As People For the American Way (PFAW) Senior Researcher for Special Projects Miranda Blue explained on the most recent telebriefing for PFAW members, “In past years, we’ve seen extreme endorsers for Republican presidential candidates, but there was always a level of extremism that the candidates wouldn’t go past. This year, it’s completely different. Leading 2016 Republican presidential candidates have shared the stage with individuals who say that the government should kill gay people, embrace a Christian Nation ideology, and more.”

This unprecedented extremism was discussed during last Thursday’s telebriefing, and has been closely tracked by PFAW’s Right Wing Watch team.

Some of the most striking examples come from Ted Cruz. He spoke at a conference alongside far-right pastor Kevin Swanson, who believes that according to the Bible, our government should impose the death penalty on gay people. Troy Newman, who Cruz appointed to co-chair his anti-abortion committee, has argued that the government should execute abortion providers. And Cruz touted the endorsement of Mike Bickle, who says that Hitler was a “hunter” sent by God for the Jewish people. But don’t just take our word for it – watch this clip from the Rachel Maddow Show last month, which uses research from PFAW’s Right Wing Watch:

It’s not just Ted Cruz who’s courting extremists. Donald Trump, for example, has campaigned with the support of people like Sarah Palin and Ann Coulter. Coulter is not quite the household name that Palin is, but they’re two peas in a pod in their far-right extremism. Coulter said recently that Donald Trump’s call to ban all Muslims from entering the United States was her “best birthday gift ever!”

Far-right figures also exert undue influence in the 2016 election through campaign spending. Because of Citizens United, millionaires and billionaires are able to push a far-right agenda in the Republican Party through unlimited expenditures. As PFAW Senior Fellow Peter Montgomery discussed on the telebriefing, Farris and Dan Wilks are top donors to Ted Cruz’s super PACs. The Wilks brothers hold strongly anti-gay, anti-choice and anti-government views. Peter was quoted earlier this month in the Houston Chronicle discussing the Wilks brothers: "Their willingness to pour millions of dollars into the presidential race and to write enormous checks for Religious Right organizations give them the potential to make a huge and destructive impact on our politics.”

Marco Rubio, for his part, is bankrolled both personally and professionally by billionaire Norman Braman. Marco Rubio returned the favor to Braman when he was in the Florida state legislature; Rubio “has steered taxpayer funds to Mr. Braman’s favored causes, successfully pushing for an $80 million state grant to finance a genomics center at a private university and securing $5 million for cancer research at a Miami instate for which Mr. Braman is a major donor.”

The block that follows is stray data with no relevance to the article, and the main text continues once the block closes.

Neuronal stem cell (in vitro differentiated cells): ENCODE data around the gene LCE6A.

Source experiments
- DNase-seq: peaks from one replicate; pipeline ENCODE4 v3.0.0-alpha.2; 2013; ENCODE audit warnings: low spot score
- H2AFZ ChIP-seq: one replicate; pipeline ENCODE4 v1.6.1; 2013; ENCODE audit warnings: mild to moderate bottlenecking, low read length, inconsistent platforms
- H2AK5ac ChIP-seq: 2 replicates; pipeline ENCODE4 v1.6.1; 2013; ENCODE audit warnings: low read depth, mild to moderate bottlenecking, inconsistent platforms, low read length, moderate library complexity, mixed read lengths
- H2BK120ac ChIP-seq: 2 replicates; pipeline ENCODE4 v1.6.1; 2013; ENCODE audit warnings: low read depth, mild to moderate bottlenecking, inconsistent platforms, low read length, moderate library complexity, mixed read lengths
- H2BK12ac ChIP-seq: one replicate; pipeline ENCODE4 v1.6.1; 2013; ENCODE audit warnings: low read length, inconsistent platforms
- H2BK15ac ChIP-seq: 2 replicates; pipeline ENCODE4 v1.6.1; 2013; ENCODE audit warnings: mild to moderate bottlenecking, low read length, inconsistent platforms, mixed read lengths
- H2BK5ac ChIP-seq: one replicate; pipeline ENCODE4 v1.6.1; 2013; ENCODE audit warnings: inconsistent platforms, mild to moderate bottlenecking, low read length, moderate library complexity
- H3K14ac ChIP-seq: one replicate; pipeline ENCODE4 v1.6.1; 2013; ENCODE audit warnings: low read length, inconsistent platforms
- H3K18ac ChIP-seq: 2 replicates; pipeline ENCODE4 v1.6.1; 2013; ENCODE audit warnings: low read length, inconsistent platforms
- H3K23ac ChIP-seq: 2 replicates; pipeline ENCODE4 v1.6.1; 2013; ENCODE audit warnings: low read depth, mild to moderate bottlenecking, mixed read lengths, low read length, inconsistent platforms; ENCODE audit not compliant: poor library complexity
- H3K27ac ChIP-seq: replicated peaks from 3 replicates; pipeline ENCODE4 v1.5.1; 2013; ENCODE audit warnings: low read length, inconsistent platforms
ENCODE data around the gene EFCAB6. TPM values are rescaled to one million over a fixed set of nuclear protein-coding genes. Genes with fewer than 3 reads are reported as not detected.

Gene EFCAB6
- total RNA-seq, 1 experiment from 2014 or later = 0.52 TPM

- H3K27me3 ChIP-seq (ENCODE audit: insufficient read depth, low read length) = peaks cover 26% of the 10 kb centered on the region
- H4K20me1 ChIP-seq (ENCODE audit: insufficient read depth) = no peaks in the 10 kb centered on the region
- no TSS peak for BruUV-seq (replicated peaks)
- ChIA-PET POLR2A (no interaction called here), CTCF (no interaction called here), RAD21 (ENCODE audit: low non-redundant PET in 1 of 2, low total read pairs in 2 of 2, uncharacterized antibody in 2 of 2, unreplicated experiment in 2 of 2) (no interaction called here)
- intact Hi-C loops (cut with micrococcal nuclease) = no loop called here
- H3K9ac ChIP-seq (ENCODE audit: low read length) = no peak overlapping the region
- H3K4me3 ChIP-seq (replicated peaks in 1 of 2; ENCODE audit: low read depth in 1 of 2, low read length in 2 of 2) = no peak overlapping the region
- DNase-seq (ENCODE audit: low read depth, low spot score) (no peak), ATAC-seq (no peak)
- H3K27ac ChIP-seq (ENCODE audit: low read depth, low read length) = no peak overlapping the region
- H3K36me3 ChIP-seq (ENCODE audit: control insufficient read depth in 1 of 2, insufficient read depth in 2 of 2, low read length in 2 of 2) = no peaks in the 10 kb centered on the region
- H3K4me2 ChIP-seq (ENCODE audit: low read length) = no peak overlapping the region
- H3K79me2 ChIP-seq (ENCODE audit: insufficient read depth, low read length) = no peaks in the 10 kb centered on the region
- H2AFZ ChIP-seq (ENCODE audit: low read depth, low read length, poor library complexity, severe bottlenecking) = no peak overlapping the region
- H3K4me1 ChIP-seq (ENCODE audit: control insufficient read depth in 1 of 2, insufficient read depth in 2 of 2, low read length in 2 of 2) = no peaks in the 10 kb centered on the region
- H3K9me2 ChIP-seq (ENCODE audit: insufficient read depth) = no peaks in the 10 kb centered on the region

As the 2016 election continues, we’re sure to see more of the far-right financing and supporting the leading 2016 candidates. Be sure to follow our coverage at www.rightwingwatch.org.

PFAW

No, Biden Didn't Call For Rejecting All Supreme Court Nominees In Election Years

Within hours of the death of Supreme Court Justice Antonin Scalia earlier this month, conservatives retroactively invented a bogus “tradition” that Supreme Court justices are never confirmed in presidential election years. That claim is demonstrably false, but conservatives are sticking with it in an attempt to justify their efforts to keep President Obama from naming the next Supreme Court justice.

Today, the pro-obstruction crowd thought it got a boost when a short clip of now-Vice President Joe Biden was unearthed from the depths of the C-SPAN archives. In the clip of the 1992 floor speech, Biden, who was then chairman of the Senate Judiciary Committee during what turned out to be the last year of George H.W. Bush’s presidency, urges the president to, in the event of a Supreme Court vacancy, “not name a nominee until after the November election is completed.”

Hypocrisy!

Well, not quite.

As ThinkProgress’ Igor Volsky and Biden himself have pointed out, when taken in context, that wasn't Biden's point. The then-senator made the remarks in the context of a long speech bemoaning the increased politicization of the confirmation process and, in Biden’s words, urging the White House and the Senate to “work together to overcome partisan differences to ensure the Court functions as the Founding Fathers intended.”

Secondly, even if you were to claim that Biden were offering some new rule for blocking Supreme Court nominations, that rule wouldn't cover the current situation.